Richard Nixon, Jorge Videla and why unemployment may be more feared than inflation

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“I want to lower inflation without increasing unemployment, but they tell me it’s impossible. As I do?”.

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The dialogue took place between Richard Nixon, the presidential candidate of the United States, and the economist Edmund Phelps in 1968. Decades later, Phelps would be the winner of the Nobel Prize in Economics and recalls that exchange in the Oval Office in his new book by memories My travels in economic theory.

Trained and used to speaking in class and in public, Phelps confessed to work that at the time it was not easy for him to react. “That whole room full of people looking at me was no place to convey my thoughts.”

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Inflation and unemployment are a difficult and delicate combination for governments. It doesn’t matter their political sign or their condition of origin or legitimacy.

‘The military was terrified of the recession’once said José Martínez de Hoz, Minister of Economy of the last dictatorship. “They saw an unemployed person as a potential guerrilla.”

The Army and Navy asked Martínez de Hoz something similar to what Nixon proposed to Phelps: bring inflation down from three digits a year to double digits by the end of the administration, but on the condition of not ‘losing full employment’expression with which economists refer to when unemployment is frictional, i.e. people who are temporarily unemployed, entering and exiting the labor market.

So, in the time of the military, they settled on that idea of curb inflation through mini-devaluations and relative price adjustments (La Tablita) instead of the classic orthodox recipe of adjusting the interest rate and cooling the economy by pushing up unemployment.

The latter had a name in economics and was the terror of many leaders.

In 1958 Arthur Phillips, a professor at the London School of Economics, published a study of wage trends in Great Britain between 1861 and 1957. The Phillips curve is an inverse relationship between the unemployment rate and the growth rate of wage inflation.

The finding quickly became a key element of macroeconomic policy analysis. Politicians and economists believed that one could choose between different combinations of unemployment and inflation rates. For example, having a low level of unemployment as long as they were willing to accept high inflation as in the Sixties in Argentina and in the world.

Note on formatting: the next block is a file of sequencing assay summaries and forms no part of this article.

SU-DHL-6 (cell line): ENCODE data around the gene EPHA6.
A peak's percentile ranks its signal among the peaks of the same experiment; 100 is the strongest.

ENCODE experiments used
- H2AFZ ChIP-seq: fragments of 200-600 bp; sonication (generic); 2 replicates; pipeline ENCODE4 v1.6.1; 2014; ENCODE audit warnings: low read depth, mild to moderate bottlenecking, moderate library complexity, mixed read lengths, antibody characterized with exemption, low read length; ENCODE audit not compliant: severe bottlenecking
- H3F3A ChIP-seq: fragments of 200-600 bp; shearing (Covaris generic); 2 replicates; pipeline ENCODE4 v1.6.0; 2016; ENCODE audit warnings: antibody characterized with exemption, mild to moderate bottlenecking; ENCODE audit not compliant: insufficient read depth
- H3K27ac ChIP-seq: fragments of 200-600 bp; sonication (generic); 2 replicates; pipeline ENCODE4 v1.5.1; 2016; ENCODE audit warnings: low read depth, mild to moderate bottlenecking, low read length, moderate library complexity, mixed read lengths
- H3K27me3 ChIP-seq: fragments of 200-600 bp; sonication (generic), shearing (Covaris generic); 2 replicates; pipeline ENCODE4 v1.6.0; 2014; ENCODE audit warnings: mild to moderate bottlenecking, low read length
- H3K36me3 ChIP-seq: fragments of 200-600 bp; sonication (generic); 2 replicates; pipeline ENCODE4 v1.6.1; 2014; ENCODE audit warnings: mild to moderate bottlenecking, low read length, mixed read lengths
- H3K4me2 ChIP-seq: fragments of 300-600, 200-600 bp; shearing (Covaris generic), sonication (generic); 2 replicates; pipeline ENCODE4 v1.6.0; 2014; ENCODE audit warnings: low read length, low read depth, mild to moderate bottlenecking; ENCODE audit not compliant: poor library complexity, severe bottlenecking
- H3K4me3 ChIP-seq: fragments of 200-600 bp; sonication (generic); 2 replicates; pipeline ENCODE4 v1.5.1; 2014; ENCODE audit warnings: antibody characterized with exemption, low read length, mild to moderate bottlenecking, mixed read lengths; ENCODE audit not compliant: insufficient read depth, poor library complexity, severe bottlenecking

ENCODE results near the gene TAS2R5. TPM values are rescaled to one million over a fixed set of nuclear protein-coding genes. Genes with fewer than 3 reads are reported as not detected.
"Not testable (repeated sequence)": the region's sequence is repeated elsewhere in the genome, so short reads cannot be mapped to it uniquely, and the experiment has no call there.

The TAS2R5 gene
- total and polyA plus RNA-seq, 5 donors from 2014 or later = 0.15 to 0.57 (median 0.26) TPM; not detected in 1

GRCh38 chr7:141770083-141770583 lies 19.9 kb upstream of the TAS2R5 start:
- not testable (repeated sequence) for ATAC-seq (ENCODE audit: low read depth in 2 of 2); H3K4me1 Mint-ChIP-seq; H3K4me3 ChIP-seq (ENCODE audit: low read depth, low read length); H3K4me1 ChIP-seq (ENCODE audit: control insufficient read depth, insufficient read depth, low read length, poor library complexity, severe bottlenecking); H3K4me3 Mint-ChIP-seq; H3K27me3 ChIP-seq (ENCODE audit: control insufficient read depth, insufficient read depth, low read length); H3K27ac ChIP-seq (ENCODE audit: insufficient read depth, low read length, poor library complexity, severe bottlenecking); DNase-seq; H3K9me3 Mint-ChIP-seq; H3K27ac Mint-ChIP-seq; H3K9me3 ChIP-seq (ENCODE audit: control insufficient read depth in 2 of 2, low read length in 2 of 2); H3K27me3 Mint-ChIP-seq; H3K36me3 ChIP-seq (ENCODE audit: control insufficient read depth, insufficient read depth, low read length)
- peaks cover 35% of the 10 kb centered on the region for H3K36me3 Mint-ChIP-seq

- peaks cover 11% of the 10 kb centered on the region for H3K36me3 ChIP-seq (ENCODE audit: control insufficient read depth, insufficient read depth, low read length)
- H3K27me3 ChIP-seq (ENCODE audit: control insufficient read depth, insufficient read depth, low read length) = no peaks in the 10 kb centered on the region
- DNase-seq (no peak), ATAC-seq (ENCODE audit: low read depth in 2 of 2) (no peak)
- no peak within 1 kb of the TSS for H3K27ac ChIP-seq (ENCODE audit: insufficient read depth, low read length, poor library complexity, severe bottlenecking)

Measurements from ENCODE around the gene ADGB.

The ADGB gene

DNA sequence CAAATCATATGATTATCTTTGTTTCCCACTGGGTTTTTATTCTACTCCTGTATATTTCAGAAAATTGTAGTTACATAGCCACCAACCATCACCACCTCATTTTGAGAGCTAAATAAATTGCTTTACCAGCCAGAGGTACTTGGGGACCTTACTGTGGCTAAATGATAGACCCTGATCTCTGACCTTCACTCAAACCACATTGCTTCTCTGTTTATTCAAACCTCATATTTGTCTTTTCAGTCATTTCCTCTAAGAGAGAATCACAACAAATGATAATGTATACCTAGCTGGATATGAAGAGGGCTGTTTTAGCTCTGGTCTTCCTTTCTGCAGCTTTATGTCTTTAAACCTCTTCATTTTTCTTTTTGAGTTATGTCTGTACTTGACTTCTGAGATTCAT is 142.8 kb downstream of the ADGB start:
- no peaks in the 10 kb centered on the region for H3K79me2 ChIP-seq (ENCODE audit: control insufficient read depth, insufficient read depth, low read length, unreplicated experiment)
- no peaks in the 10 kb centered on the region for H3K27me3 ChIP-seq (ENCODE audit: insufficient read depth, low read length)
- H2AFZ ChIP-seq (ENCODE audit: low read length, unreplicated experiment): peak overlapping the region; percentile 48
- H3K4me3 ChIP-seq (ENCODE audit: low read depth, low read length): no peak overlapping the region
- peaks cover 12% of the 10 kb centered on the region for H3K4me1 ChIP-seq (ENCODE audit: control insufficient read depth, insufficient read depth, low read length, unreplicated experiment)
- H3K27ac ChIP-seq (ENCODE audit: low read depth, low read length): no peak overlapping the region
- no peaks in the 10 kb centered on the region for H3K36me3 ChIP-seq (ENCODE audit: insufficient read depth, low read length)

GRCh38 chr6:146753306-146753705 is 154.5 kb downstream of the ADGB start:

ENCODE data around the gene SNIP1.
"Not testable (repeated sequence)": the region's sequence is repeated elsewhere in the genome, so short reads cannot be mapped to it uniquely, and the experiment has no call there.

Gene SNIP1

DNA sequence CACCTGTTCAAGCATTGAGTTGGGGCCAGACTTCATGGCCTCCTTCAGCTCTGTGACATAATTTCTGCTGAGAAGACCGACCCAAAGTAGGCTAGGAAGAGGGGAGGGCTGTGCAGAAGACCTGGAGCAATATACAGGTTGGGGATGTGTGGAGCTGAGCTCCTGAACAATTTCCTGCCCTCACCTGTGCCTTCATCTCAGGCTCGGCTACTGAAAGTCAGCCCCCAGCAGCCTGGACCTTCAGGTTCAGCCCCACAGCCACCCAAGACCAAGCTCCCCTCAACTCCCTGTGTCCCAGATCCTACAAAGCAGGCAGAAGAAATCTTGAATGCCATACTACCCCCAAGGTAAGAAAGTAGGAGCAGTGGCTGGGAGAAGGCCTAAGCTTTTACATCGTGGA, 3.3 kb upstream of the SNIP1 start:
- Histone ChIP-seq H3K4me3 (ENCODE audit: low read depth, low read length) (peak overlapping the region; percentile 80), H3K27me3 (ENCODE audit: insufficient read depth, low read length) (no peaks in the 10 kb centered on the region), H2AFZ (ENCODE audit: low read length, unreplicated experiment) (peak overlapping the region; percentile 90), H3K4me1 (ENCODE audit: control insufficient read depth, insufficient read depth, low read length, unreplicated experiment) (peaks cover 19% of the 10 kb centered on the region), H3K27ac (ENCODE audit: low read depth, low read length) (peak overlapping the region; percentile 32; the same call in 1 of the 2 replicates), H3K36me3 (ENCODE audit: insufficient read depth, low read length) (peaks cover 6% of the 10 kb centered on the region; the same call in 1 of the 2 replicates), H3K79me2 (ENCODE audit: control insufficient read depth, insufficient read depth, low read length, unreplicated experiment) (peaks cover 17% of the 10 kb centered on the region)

But the Phillips curve would not have worked well in the 1970s and 1980s. Nobel laureates in economics Milton Friedman and Phelps himself argued that sooner or later unemployment in an economy converges to an equilibrium level regardless of inflation. The workers are not stupid, they are interested in the real salary, not the nominal one.

In the book The hour of the economists (Binyamin Appelbaum) Nixon is also said to have told his advisers in 1968 (the same year he joined Phelps) that you don’t lose an election to inflation. “People are more worried about unemployment than the supermarket”. Or that the German Federal Minister of Economy, Helmut Schmidt, told the Germans could cope better with 5% inflation than 5% unemployment despite the memory of the hyperinflation of the 1920s.

When he finally became president, Nixon appointed Arthur Burns, a trusted economist, to head the Federal Reserve, prompting him to issue money to stimulate employment.“Always lean on the side of inflation”said Nixon.

The president was also advised by Friedman and Alan Greenspan, two ultra-Orthodox economists. But he never cared too much about what they said to him, as we read the man who knewabout the life of Greenspan (Sebastián Mallaby).

Nixon replaced William McChesney Martin on the Reserve, whom he always blamed for causing him to lose the 1960 election. raising rates before the electionand in his place he then nominated Burns.

Nixon summoned the new president to the Oval Office.

“Yes, Mr. President”replied Burns, lighting his pipe.

Nixon continued: “The Federal Reserve and the supply of cash and notes are more important than the Treasury and the Budget.”

Burns agreed.

Years later, both the Labor Party in Britain and the Democrats in the United States would lose elections, partly due to high inflation and later because they tried to halt rising prices with price controls. Inflation would slow, yes, with what no leader wanted: high unemployment.

Source: Clarin

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